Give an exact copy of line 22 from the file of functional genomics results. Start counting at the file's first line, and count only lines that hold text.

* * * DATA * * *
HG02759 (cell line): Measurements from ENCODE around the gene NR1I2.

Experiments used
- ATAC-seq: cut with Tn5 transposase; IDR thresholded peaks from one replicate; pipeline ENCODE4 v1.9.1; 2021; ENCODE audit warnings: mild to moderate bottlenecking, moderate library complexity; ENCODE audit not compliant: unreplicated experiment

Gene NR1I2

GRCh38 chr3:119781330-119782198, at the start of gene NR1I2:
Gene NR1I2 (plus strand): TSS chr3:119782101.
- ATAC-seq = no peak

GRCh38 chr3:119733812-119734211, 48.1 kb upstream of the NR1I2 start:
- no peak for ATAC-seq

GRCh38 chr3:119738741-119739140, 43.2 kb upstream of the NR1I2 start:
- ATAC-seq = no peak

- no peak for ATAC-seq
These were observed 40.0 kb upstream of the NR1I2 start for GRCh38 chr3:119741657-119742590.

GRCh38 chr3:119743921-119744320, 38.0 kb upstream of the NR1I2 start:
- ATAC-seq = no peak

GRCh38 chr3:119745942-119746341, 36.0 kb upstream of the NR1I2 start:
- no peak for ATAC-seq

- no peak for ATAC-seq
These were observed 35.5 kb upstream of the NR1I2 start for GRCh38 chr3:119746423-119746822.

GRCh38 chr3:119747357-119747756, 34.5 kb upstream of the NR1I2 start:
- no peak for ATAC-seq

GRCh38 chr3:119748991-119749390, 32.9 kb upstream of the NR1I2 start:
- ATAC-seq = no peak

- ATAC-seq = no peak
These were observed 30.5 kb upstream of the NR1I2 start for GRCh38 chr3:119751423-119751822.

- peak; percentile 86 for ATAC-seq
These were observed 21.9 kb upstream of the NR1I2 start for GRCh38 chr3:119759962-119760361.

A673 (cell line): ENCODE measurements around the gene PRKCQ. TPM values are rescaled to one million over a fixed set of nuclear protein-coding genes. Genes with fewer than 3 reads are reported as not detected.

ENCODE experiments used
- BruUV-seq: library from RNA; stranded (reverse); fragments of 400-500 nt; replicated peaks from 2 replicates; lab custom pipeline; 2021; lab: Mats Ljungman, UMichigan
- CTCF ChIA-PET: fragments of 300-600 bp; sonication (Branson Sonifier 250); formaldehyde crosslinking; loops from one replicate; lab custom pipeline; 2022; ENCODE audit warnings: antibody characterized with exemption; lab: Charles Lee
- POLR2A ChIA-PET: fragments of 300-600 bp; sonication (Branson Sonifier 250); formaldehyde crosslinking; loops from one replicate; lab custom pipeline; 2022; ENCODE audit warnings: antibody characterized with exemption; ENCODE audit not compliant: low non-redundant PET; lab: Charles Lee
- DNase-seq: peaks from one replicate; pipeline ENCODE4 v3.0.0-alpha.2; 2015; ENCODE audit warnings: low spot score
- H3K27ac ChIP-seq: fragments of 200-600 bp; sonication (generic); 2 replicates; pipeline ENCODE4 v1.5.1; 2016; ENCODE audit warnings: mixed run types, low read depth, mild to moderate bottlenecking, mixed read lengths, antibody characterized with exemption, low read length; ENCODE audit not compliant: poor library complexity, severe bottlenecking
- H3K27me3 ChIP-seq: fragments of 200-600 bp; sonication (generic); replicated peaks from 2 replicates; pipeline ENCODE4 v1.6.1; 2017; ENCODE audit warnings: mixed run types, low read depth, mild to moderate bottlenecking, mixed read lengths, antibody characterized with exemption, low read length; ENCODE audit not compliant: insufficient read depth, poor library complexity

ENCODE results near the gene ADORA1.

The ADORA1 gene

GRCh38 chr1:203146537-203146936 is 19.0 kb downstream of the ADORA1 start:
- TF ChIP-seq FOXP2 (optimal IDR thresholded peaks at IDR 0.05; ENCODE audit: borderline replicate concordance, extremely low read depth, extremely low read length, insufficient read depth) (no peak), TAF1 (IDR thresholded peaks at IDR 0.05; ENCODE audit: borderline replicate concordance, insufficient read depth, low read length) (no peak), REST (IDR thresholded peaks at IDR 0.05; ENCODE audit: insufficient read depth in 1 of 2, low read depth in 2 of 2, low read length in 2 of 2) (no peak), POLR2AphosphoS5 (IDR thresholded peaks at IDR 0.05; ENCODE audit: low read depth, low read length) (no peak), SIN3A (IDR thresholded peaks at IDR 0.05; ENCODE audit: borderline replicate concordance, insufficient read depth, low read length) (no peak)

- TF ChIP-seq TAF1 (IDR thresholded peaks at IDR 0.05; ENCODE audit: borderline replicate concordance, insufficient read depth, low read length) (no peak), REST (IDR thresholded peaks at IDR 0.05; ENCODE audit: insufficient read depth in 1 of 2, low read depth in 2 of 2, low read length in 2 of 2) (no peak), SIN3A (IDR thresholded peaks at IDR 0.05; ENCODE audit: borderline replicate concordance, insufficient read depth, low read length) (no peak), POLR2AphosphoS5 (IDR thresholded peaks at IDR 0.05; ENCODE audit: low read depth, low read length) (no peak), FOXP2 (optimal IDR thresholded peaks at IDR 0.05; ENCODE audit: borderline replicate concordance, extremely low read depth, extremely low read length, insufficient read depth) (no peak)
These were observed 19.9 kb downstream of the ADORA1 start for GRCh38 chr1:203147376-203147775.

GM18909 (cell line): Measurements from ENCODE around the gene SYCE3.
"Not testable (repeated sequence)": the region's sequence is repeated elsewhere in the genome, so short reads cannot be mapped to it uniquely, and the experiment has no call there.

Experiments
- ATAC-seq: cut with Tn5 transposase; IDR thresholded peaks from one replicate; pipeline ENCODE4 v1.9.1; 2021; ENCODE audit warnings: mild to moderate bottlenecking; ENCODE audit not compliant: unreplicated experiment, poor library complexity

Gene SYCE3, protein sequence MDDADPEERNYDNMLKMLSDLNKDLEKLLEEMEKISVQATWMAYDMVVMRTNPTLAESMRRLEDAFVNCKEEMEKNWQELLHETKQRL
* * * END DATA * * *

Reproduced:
GRCh38 chr3:119748991-119749390, 32.9 kb upstream of the NR1I2 start: